One of my favorite words is Sanskrit is satya or truth.  Danelle embodies truth.  She has an active meditation practice (I am jealous.  I am someone who has always wanted to have one) that relies heavily on mantras.  She is cognizant of how thoughts and vibrations can “create a situation” and is extremely self aware on how to stop this from happening.  During a disagreement with her husband, she might remind herself of the beach or something else she loves to change the energy. At times where she is frustrated or off center, she returns to places of happiness rather than adding fuel to the fire.  This is incredibly difficult to do, but she manages to pull it off.  She says the more you do it, the easier it gets.  And somehow, from within my deepest doubting self, I believe her.

Danelle also gives me a suburban smackdown.  When I ask her how she keeps the suburbs from crushing her soul, she tells me that the suburbs are not robbers of the soul, they are keepers of community.  As her voice cracks, and her big beautiful eyes widen, she tells me that the suburbs are a place of family, unlike the one where she grew up.  It’s about taking a deep breath, going and knocking on your neighbor’s door and asking for eggs.  Or a jumper cable.  It’s knowing that there is someone there to help.  Even if that someone is you.

In the future, Danelle hopes to open her own yoga studio from where she can have her massage practice as well.  She hopes that her globe-trekking pilot husband will be more local more often.  Her son will feel loved and accepted.  She will be making a profit and making a difference.  She is so task-oriented and organized, you know she will make it happen.  She is crystal clear on what she wants and where her skills lie.  She knows that in order to be there for others, your own needs have to be met and then you can be there for others.  (From her years in the airline industry, she knows you have to first put the oxygen mask on yourself).  I can’t wait for you to go to her studio!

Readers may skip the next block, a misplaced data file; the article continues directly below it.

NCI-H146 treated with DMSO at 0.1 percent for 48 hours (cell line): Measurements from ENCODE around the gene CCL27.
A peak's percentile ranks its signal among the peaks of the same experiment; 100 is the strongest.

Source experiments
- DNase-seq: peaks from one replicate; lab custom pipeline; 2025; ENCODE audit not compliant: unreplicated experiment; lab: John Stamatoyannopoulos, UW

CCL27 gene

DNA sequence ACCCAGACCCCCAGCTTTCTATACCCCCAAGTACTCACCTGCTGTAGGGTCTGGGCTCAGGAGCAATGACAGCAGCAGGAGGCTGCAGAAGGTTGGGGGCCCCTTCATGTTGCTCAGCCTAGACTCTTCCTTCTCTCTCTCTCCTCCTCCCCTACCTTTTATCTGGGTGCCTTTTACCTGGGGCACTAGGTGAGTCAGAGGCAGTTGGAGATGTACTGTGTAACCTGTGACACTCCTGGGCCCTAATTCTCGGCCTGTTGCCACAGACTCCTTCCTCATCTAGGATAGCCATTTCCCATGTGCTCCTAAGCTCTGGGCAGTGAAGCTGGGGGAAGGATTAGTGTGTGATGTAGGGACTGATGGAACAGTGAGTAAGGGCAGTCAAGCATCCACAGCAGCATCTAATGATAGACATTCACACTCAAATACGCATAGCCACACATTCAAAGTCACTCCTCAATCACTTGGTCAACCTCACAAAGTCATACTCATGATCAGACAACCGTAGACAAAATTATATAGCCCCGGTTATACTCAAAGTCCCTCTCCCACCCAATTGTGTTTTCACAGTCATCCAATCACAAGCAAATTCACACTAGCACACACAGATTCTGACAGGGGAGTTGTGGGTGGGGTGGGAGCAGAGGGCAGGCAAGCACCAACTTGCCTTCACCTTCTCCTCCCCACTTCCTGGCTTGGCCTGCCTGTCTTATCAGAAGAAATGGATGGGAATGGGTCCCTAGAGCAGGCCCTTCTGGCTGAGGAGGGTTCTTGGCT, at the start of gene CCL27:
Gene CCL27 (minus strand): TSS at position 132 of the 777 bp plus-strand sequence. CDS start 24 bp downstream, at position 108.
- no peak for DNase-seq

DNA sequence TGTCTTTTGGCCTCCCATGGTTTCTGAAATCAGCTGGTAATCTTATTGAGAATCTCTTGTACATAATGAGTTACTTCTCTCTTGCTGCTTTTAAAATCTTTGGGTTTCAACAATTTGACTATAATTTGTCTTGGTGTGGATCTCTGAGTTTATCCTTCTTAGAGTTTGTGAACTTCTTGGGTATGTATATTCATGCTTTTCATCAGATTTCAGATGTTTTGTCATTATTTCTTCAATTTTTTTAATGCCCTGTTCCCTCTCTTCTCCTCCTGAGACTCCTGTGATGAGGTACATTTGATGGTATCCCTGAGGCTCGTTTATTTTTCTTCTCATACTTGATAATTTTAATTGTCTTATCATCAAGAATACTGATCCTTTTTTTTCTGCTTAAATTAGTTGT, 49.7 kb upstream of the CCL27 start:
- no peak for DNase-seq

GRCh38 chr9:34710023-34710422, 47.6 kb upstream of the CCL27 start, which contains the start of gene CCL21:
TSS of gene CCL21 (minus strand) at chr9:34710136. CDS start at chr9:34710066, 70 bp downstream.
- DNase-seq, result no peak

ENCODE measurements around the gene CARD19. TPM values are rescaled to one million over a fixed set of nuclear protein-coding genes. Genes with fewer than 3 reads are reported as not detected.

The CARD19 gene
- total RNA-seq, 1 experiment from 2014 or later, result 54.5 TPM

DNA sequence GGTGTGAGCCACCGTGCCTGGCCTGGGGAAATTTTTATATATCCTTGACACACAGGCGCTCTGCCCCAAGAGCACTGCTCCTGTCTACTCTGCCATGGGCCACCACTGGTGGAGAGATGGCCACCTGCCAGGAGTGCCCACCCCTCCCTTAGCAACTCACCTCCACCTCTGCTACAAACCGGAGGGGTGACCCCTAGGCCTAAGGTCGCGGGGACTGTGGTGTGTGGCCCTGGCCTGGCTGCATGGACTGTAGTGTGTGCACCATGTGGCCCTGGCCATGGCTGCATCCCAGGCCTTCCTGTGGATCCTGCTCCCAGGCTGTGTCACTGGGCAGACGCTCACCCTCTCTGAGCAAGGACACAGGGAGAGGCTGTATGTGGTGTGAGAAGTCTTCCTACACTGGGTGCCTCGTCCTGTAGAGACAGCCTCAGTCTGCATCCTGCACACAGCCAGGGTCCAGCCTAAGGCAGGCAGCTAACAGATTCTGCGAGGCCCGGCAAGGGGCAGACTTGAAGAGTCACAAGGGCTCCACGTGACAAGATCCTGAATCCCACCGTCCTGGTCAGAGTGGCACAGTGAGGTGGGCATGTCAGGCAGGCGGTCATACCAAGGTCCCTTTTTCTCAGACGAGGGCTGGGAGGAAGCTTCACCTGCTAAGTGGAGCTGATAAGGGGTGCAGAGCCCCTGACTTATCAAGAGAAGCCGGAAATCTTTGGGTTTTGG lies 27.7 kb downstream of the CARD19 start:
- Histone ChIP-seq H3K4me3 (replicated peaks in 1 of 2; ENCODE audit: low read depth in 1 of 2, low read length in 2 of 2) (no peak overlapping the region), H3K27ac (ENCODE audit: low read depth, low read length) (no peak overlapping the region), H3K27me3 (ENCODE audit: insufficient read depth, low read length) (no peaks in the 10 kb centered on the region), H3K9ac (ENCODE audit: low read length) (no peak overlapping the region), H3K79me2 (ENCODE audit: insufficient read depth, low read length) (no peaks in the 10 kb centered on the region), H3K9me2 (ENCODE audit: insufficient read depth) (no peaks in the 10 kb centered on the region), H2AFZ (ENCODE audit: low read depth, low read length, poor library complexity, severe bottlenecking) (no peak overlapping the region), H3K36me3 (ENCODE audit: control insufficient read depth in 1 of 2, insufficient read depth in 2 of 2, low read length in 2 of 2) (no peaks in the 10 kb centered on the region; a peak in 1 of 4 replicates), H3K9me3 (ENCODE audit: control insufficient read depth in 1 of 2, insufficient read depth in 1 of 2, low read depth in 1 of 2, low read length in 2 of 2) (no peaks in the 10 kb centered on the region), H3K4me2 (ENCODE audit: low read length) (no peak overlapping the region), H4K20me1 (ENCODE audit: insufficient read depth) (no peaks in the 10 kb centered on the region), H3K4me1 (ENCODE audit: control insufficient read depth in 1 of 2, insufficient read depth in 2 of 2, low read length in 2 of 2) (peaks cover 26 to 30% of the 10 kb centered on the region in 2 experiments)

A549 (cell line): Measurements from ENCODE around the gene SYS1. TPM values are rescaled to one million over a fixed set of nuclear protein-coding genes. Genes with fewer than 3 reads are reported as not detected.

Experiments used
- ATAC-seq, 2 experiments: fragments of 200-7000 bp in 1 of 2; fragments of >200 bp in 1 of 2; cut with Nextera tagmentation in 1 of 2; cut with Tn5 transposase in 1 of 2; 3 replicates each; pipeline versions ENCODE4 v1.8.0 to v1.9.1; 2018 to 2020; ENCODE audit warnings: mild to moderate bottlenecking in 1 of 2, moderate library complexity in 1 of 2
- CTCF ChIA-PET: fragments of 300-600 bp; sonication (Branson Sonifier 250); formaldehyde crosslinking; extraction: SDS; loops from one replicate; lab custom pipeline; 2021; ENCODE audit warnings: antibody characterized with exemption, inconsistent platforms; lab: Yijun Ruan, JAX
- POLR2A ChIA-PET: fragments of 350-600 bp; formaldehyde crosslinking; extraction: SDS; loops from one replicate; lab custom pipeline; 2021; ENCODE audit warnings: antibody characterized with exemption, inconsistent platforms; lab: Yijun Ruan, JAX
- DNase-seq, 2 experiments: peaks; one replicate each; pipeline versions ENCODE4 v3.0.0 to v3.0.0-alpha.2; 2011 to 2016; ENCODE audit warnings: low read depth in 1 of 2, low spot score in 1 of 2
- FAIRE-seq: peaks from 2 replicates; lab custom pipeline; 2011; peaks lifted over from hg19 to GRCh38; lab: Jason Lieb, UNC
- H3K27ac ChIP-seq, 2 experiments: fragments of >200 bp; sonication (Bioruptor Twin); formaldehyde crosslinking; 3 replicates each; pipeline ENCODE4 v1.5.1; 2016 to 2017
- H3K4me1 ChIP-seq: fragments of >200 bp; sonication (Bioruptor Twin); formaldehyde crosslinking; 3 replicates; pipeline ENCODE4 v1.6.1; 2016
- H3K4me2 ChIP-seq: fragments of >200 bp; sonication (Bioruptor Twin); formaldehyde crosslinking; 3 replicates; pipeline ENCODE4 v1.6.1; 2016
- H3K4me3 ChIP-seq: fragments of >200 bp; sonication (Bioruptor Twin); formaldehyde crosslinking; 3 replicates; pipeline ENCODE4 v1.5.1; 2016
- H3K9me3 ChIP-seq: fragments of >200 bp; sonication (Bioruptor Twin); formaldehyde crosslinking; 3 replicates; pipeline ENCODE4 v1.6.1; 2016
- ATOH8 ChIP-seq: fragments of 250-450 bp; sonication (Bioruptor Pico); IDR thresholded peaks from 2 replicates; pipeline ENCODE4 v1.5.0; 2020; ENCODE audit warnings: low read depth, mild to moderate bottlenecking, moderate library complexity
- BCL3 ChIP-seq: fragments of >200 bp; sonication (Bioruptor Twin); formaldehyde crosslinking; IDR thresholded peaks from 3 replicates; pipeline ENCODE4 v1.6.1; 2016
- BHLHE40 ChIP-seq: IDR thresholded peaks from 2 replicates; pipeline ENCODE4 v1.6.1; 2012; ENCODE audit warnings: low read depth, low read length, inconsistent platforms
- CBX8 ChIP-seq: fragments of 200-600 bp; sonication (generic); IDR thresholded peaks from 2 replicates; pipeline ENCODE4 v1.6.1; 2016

You can’t help but be a better person simply by knowing her.


Many thanks as always to Barbara Paulsen at Mt. Hood Mama Iphoneography for the photo.

YOU-meeting someone new

Glad to be back writing after a long holiday break.

Meeting new people can be an exciting, anxiety-provoking or downright boring experience (think your spouse’s work party).  Depending on the venue, meeting new folks sets your brain in motion in a clinical manner you may think is reserved for things like chemistry and quantum physics.   Think about the last time you met someone new.  As you were talking with this person, your frontal cortex was processing all the sensory information available at the time.  How did the person look?  Were they focused on you, or were they looking around the room?  Were they wearing make-up?  Did they wear perfume?  All this information is put into a mental image based on a checklist your brain has previously laid out.  Thus, the “gut feeling” you get about a person is really an emotional reaction generated by your amygdala.  Pretty cool.